A recalcitrant Black.
A smile formed on his face. Charlus rather liked the sound of that.
He carefully reached out and brushed the messy black fringe from Ivy’s face and gray eyes slowly fluttered open and met his questioning gaze.
Ivy gasped at the sight of Charlus and leaned back momentarily before staring, her eyes wide behind horn-rimmed glasses. “It’s you,” she murmured and then smiled tentatively up at Charlus. “I thought you were a ghost.”
The statement was odd, but Charlus didn’t have time for it at the moment. “Who did this to you?” Charlus asked quietly as he traced the blood-stained edges of the cut. “Who made it scar?”
Startled at the question from the previous evening being repeated, Ivy looked up at him. “What does it matter? No one’s going to do anything about it.”
Charlus clenched his jaw at the hopelessness of the statement.
“How did I get here?” Ivy questioned, looking about the room. “Where am I?”
Laughing, Charlus traced the hand gently once more before releasing it. “I was going to ask you the same thing, young Black. No one should be able to get through my wards.”
“I always seem to do the impossible,” Ivy acknowledged, her eyes leaving Charlus’s face for a moment and focusing on the mirror, her brow furrowed in thought. “I think I fell through a mirror—the Mirror of Erised.”
“Desire,” Charlus whispered to himself, sitting back on the bed and taking in Ivy’s form. “You are a long way from Hogwarts.”
“The farther the better,” Ivy admitted tiredly. “And so are you. And you’re no longer a ghost.”
Charlus’s eyes narrowed. “I just graduated last month and I don’t recognize you. You’re clearly a Black—”
Ivy jumped at the assertion, surprising Charlus.
“—but Dorea never mentioned a cousin or niece Sorted anywhere but in Slytherin. Your parents must not be pleased. Is that why they did that to you?” He pointed to the bloodied hand, and Ivy looked down at it, her brow lined in thought.
“I don’t have any parents to care, not anymore.” She stood up and turned to the mirror, gently reaching out and tracing the dried blood as if trying to remember how she got to the small cottage in Tunisia.
“Then are you the lost Black?” Charlus questioned carefully.
Ivy startled. “The lost Black?”
“Yes. Before I left England, Dorea told me of the lost Black who lived in the colonies. I know I dreamt of you at Hogwarts—“
“That was a dream for you?” Ivy asked, surprised. She ran a hand through her short hair, revealing the livid scar on her forehead.
Charlus couldn’t help but look at it. “It was. But are you the lost Black?”
Ivy smiled to herself sadly, clearly thinking of something or someone. “I suppose I am, in a way,” she admitted.
Charlus looked over her shoulder, marveling at the eyes so perfect for a Black, and met Ivy’s gaze through the looking glass.
Ivy had never left, and, within a few hours, Charlus found that he hadn’t wanted her to. The scars on her hand slowly healed but the one on Ivy’s forehead never did. Ivy had never willingly given her name, saying that if Charlus hadn’t known it then it wasn’t important, and had been startled when Charlus had offered to give her one, but had said nothing in response.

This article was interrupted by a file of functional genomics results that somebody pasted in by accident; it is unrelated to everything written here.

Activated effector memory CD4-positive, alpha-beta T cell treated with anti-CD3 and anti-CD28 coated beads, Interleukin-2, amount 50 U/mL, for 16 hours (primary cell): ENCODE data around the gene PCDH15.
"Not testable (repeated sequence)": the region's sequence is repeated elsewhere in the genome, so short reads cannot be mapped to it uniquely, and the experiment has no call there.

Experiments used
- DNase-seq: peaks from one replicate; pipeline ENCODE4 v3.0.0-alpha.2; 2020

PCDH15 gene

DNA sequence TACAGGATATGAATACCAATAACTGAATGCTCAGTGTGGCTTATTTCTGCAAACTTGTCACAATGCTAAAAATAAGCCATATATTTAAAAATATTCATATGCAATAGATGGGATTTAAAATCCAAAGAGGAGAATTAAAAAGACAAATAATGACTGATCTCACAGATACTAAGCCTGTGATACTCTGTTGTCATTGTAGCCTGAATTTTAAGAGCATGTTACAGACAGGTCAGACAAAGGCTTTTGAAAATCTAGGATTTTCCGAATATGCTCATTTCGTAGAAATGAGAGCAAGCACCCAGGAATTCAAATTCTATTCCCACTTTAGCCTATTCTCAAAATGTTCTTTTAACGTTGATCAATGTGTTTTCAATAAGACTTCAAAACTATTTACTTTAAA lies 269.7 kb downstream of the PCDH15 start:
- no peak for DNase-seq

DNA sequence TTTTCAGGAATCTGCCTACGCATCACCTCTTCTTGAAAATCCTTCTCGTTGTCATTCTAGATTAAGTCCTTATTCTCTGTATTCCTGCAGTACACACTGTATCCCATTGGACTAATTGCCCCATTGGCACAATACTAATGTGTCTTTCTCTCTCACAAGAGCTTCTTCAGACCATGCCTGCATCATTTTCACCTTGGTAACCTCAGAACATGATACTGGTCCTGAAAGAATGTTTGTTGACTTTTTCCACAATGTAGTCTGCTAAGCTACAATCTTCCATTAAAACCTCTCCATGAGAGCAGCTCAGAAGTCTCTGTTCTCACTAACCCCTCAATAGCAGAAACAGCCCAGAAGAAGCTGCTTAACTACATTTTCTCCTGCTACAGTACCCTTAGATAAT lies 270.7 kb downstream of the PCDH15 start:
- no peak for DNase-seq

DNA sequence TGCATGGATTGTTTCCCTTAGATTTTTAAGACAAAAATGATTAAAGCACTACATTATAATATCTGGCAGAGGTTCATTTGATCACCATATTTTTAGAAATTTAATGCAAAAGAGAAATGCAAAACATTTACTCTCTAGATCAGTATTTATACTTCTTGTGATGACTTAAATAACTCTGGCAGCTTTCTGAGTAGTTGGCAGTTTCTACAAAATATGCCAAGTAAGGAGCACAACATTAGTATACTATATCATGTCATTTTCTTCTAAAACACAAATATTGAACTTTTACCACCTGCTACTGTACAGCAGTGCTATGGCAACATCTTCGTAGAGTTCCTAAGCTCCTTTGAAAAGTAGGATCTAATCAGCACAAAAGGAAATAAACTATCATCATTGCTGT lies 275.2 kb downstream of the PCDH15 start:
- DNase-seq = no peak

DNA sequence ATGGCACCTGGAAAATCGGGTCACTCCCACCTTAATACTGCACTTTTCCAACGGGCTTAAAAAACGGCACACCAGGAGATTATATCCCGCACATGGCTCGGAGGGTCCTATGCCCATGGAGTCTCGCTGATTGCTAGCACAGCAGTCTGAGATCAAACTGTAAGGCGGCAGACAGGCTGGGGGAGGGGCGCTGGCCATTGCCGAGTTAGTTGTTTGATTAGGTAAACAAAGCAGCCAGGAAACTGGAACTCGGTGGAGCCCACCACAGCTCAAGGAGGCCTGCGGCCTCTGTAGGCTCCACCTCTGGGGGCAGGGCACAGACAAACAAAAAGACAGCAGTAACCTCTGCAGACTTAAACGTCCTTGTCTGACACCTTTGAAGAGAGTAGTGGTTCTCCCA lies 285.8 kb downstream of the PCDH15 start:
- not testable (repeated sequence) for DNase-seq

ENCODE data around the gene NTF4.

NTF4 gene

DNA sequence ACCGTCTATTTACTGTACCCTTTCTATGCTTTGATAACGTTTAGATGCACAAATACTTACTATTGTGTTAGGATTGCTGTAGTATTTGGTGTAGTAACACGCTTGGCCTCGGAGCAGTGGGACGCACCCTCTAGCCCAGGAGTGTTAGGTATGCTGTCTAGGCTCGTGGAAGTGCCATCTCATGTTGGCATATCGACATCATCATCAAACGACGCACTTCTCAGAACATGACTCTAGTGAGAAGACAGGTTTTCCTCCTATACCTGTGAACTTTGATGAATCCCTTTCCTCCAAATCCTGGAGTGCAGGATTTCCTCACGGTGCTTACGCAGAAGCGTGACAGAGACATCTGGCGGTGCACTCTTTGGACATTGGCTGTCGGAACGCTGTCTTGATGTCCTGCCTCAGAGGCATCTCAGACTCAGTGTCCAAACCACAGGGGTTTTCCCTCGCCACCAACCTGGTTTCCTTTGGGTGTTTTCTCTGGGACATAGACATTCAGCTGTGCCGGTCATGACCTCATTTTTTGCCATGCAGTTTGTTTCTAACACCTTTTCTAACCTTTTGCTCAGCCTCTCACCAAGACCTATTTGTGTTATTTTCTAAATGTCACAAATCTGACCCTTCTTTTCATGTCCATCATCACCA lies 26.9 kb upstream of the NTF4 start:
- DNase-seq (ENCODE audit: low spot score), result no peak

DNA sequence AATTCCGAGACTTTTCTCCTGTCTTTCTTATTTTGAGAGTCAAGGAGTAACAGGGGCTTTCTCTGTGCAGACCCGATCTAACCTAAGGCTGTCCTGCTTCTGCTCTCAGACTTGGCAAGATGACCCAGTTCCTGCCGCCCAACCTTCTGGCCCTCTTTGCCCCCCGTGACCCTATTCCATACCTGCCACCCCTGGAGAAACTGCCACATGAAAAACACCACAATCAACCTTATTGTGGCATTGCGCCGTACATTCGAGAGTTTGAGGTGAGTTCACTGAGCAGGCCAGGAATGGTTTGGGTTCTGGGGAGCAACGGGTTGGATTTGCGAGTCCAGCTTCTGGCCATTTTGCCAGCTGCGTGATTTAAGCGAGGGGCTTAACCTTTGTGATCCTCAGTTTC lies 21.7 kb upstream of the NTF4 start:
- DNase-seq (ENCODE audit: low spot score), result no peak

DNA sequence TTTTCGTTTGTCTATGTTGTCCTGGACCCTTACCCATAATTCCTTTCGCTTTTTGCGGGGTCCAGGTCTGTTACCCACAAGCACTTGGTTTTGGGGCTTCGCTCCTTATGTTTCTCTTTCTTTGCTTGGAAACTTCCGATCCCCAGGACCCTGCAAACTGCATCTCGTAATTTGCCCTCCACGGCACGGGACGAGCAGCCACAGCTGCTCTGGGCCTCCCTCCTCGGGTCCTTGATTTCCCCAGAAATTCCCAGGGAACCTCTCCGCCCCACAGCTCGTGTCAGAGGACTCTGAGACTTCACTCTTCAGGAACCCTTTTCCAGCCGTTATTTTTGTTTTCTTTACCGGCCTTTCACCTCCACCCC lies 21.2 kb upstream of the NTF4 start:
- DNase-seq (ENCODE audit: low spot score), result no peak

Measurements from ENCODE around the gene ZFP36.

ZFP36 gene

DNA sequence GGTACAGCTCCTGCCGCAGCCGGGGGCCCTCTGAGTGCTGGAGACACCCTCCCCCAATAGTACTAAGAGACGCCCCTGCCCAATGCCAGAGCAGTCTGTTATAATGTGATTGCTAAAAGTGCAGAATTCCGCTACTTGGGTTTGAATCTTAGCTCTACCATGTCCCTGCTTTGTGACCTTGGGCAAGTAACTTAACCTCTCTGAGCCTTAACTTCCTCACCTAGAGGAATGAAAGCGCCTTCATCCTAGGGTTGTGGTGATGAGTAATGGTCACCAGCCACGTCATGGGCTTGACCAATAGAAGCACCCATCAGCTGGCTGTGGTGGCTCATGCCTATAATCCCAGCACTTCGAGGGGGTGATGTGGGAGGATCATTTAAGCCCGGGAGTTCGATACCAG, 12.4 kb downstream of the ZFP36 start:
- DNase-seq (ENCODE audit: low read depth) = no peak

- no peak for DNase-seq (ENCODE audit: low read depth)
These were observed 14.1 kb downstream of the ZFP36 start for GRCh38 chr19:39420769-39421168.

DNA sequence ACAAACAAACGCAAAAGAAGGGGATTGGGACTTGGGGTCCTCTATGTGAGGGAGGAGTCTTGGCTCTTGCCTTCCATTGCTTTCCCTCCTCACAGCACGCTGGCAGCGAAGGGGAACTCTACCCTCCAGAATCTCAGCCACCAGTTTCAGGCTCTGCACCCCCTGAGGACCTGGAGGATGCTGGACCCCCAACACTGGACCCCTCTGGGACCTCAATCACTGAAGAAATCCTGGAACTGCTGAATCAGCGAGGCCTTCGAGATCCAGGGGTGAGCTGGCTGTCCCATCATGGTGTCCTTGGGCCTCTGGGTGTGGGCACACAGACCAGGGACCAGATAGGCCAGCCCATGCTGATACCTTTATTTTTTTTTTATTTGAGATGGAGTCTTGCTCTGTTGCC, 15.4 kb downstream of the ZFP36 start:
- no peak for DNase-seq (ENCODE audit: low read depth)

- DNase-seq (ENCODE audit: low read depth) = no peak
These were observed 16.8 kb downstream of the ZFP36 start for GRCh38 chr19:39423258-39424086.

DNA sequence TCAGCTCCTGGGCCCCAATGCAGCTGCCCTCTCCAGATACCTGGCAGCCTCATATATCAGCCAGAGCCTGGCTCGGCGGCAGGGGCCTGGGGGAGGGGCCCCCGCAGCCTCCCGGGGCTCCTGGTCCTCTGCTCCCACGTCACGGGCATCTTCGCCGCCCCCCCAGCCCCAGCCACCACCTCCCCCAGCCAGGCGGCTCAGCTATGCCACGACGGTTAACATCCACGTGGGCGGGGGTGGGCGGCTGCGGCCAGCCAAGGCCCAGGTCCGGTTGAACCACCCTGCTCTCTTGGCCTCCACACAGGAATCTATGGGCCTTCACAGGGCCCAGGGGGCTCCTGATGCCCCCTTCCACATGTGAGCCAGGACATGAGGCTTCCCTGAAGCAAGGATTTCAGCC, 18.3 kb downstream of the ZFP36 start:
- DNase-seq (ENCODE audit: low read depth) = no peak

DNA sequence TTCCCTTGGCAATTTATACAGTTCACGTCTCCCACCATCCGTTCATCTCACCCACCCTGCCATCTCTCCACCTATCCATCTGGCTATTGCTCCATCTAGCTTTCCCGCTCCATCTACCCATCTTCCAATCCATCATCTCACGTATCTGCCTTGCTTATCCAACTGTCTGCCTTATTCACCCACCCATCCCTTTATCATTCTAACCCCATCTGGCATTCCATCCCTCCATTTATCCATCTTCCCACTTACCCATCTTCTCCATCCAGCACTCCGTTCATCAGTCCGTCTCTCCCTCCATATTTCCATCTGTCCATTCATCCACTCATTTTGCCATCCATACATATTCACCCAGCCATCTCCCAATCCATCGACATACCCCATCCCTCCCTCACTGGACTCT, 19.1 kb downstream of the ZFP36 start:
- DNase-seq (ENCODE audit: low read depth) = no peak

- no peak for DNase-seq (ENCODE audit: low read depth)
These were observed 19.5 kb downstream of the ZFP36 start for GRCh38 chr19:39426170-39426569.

Charlus soon after had started buying her fresh ivy, and she couldn’t help but smile, throwing herself into Charlus’s arms and placing the small bundles around the cottage.
When a Hogwarts letter didn’t come in August, Ivy had seemed almost relieved, and Charlus had been secretly glad, wondering why he spent half of every night awake, just watching Ivy sleep from the doorway of her room, tracing the scars on her hand with his eyes and promising himself that if he ever found who did it, he would make them pay.
“What’s your favorite star?” Charlus asked one dry night in October when they were in the desert, a telescope set up as Charlus quietly taught Ivy Hogwarts’ sixth-year curriculum.
“Sirius, the dog star,” Ivy had whispered, and although Charlus knew her name was Ivy Harriet, he had taken to call her Ivy Siria, which made her laugh happily.
Charlus knew that there were secrets hidden beneath the smoky gray eyes, but he never pried. Instead, he fell quietly in love with Ivy, teaching her everything he knew as they traveled from Tunisia, to Jerusalem, to Russia, and then finally to Japan. There they quietly married when Ivy was finally seventeen, cutting the palms of their hands with a silver dagger and then feeding each other from a pomegranate to signify their union (according to pureblood rites that were rarely used now, but were still valid by magical law).
Never asking how Ivy had fallen through the mirror to find him, Charlus was content to love his wife. They finally arrived back in England after knowing each other for just under two years so that Ivy could take her N.E.W.T.s before they set off again to travel the world.